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And yet Schiff’s voice is a singular force onto its own.
Recently, she sat down with me at a Brooklyn coffee house to discuss lox, alienation, ironic Christmas trees, and other pressing concerns of the Jewish people. I had a thesis in graduate school that was about a third of the length of the book, so I knew that I had a base. When I was in my 20s, my roommate and I had an apartment that looked like the inside of Urban Outfitters; it was very decorated with lanterns and we had a lot of Christmas lights up and then we thought—she was Jewish too—it would be fun to decorate a tree.
You can’t just use what we already know; you have to push it further if you are going to write about the experience.” In the final story, “Write What you Know,” the meta-fiction unfolds as a litany. will get a tiny Christmas tree with irony, or a bigger Christmas tree if they are more serious about assimilating and less serious about irony.” What were you? Labeling can be limiting and marginalizing and pigeonholing. The part of Judaism I’m most proud of is the literary part. So to be included among them—as long as that is not all I am—that is a club I want to be a member of.
I’d be happier to be pigeonholed as a Jewish writer than I would be a Jewish person. But I want to say something about alienation for a second. If I think a line isn’t funny enough or the line doesn’t sound good enough, I’ll bold it in the text to return to later.
If your book were to have a theme song, what would it be? Comments are moderated, so use your inside voices, keep your hands to yourself, and no, we're not interested in herbal supplements.
To me, the book shoots from the hip of an irreverent secular Jewish feminist sensibility that is particularly exciting because I have never seen it done quite like this. I didn’t notice I was Jewish growing up because I lived on Long Island and everyone was Jewish. And then through writing: the narrators dating guys who weren’t Jewish—that would come up. When I was dating non-Jewish guys in real life, I didn’t know I cared. Jews are afraid of their parents.” We’re a story, originally I had, “There are bagels! A hundred years ago when I was in grad school, I did a nonfiction thesis on contemporary Jewish writers where I interviewed all these authors about what it means to be a Jewish American writer today and how they feel about the classification.
There’s some guilt about it, or something, that was coming up in the writing. I had crushes on Jewish guys, but they wouldn’t date me so I always wound up dating guys who looked Jewish but who were Catholic. ” and I had a writing teacher tell me, “You have to do better than bagels if you are going to write about Jewish things. Nathan Englander rebuked this question, and responded to it by pulling into a fast food drive-through and ordering some , I understand the criticism. And I would say, in your work, while it’s certainly not remotely the only thing, you are clearly working in some of the classic Jewish tropes: guilt, sex, alienation.
I feel kind of mixed about Judaism, but to be a Jewish writer, that’s awesome. The narrator in “Another Cake” is actually alienated from the Jewish ritual. What is humor but a way of dealing with pain and alienation and sorrow? Jews, through comedy and literature, have given voice to that alienation. I have to have a sense of the absurdity in order to get to the serious and sadness.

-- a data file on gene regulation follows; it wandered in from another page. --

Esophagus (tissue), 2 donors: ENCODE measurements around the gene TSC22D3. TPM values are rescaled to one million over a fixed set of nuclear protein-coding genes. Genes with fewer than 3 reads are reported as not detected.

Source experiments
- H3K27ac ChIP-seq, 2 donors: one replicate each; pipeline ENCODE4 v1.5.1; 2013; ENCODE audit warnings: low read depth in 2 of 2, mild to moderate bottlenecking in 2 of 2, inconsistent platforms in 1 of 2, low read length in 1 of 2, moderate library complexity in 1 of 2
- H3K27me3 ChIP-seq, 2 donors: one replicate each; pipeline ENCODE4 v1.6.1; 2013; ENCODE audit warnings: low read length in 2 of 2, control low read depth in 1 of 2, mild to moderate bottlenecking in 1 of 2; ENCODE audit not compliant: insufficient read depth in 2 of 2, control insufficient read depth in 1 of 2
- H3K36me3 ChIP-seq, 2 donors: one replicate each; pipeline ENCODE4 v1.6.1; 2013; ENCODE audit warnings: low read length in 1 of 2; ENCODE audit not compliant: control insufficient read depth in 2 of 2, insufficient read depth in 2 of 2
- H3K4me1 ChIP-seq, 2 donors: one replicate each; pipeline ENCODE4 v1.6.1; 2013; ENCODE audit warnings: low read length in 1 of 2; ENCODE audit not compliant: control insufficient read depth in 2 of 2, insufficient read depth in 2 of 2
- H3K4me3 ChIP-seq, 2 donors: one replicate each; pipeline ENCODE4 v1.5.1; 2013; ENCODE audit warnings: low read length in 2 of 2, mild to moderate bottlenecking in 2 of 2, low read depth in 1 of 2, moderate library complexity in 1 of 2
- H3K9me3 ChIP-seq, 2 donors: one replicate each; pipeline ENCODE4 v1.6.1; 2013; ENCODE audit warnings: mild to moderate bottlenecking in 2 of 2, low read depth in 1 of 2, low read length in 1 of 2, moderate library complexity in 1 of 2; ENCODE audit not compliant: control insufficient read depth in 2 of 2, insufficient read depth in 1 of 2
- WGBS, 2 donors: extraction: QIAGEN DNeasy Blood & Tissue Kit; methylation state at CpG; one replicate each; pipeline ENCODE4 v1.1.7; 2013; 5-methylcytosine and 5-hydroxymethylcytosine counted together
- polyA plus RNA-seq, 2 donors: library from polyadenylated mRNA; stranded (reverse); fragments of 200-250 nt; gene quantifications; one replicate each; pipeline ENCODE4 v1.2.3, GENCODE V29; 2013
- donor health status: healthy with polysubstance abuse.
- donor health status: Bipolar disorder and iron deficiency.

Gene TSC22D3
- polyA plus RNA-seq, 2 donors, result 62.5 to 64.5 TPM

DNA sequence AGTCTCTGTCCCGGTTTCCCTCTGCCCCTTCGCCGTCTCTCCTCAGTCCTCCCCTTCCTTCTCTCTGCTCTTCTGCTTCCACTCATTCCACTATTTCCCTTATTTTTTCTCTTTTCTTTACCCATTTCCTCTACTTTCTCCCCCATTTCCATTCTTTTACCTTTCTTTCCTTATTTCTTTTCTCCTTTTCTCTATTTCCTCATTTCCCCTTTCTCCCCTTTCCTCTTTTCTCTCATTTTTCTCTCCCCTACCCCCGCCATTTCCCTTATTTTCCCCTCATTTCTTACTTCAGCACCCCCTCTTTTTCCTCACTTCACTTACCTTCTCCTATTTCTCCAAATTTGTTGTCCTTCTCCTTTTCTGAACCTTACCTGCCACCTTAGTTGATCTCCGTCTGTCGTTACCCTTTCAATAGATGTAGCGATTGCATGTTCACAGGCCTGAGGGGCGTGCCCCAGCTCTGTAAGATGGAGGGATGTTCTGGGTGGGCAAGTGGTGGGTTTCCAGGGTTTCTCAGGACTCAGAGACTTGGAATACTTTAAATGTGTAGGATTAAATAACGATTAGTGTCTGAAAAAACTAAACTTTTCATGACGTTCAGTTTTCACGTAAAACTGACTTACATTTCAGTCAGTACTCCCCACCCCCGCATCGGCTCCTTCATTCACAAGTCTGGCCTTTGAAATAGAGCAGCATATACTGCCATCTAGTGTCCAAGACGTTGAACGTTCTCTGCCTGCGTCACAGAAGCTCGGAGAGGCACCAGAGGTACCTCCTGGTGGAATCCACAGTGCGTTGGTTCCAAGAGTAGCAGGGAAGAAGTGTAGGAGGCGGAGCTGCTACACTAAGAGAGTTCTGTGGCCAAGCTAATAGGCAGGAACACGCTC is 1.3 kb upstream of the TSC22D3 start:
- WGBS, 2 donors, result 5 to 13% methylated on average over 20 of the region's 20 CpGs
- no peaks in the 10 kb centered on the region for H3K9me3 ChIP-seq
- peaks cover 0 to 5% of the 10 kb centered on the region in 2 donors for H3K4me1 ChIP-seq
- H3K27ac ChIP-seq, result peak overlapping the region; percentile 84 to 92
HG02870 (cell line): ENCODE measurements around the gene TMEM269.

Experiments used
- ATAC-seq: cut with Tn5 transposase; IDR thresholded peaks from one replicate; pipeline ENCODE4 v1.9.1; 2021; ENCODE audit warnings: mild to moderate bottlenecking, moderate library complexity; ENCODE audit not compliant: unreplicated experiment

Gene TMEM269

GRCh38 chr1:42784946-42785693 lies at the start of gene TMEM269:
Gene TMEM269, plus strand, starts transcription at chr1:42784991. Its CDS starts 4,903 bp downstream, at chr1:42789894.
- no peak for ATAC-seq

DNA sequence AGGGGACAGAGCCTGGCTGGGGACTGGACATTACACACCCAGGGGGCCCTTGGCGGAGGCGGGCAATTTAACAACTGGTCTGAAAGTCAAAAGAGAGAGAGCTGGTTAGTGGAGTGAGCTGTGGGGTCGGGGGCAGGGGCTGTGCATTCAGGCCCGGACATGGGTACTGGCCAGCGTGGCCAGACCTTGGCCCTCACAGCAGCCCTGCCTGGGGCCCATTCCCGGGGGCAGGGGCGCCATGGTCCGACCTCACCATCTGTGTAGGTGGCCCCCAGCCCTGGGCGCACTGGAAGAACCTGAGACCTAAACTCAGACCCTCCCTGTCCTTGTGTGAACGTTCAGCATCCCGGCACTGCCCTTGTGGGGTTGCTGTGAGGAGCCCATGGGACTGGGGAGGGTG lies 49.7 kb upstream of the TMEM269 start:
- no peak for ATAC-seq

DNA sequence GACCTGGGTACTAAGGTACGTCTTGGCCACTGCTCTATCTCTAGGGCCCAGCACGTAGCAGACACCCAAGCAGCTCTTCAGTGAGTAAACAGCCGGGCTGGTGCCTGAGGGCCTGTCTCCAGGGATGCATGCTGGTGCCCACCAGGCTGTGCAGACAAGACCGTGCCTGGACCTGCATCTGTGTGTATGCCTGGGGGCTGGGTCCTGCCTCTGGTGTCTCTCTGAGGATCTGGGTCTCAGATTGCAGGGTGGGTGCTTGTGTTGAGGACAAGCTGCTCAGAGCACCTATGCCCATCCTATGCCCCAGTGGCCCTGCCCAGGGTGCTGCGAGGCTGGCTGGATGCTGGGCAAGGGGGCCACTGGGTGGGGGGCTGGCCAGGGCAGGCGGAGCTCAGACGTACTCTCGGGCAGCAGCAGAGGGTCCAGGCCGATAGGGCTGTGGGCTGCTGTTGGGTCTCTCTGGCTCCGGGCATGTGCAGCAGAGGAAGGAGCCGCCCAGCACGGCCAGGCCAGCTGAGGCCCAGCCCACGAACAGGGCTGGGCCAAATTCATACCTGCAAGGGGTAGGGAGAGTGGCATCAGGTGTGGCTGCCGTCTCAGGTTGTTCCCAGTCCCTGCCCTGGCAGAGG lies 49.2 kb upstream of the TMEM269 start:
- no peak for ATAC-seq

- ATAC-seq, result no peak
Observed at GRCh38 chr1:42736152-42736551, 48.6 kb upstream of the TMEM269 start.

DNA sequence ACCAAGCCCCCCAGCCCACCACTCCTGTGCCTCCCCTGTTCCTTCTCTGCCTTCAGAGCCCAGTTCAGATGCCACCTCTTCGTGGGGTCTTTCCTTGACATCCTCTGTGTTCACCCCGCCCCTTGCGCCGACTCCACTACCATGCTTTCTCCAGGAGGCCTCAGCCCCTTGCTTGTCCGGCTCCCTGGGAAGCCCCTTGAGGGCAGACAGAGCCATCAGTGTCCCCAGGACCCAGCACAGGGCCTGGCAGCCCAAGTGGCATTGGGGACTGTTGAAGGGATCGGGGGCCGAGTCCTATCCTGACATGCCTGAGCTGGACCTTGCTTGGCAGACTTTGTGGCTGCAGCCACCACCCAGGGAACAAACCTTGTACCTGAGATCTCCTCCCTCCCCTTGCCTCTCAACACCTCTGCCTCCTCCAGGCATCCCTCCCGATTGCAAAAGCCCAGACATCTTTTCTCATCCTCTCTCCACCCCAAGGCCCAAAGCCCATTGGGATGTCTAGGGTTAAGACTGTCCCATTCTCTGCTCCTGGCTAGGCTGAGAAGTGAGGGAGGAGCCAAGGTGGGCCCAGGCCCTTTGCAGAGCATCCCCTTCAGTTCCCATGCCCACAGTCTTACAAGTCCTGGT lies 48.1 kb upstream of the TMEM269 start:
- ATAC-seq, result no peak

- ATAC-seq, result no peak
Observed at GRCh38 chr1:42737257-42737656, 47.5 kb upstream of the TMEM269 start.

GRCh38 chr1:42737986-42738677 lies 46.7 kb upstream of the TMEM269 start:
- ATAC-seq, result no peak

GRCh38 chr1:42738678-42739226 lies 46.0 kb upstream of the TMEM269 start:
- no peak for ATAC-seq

Although I once broke up with someone because he didn’t think things were absurd enough.
OK, so now I want to do a sort of Jewish Proust questionnaire. But she would have been so happy that you were eating well! To win a free copy of Rebecca’s book, enter below by next Monday, May 16th. a Rafflecopter giveaway The opinions expressed here are the personal views of the author.
We’re also giving away a free copy of her book–see details at the end of the interview. The first story I wrote that I knew was at a different level was “Another Cake.” That is the most Jewish story in the book and it was a breakthrough for me. So she got a tiny 10-dollar Charlie Brown tree and brought it home on the subway and we had this inspiration. We looked around and there was a postcard of Woody Allen on the bulletin board, and we both said, “He’s going on the top of the tree.” So that was my first ironic tree.
The breakthrough moment I even know—the narrator is trying to find a rabbi to officiate the funeral (a prickly thing, because her father had decided he wanted to be cremated) and there is a line, “No rabbi would touch it.” Although many of your stories are not overtly Jewish, the voice throughout feels intrinsically Jewish in a similar (but different) way as “Seinfeld” and “Curb Your Enthusiasm” are Jewish without announcing it. Writing makes me realize that I’m Jewish in a way that living doesn’t. When I entered the world or went to college (still a ton of Jews there), I started to notice we had some things in common: We talked over each other, we argued, whatever it was, that hyper-verbal thing. Someone once said to me, “Catholics are afraid of God. And I’ve had one almost every year since—sometimes I forget to get it, and sometimes I have a Christmas Eve party for Jews and non-Jews who haven’t gone home. I think Christmas is one of the best Jewish holidays, because you are free.
With her startling debut collection, “The Bed Moved,” Jewish author Rebecca Schiff announces herself as one of the most refreshing and powerful new voices in literature.
Hilarious, intelligent, deeply and darkly poignant, her stories are being likened to the work of Nabokov and Lorrie Moore.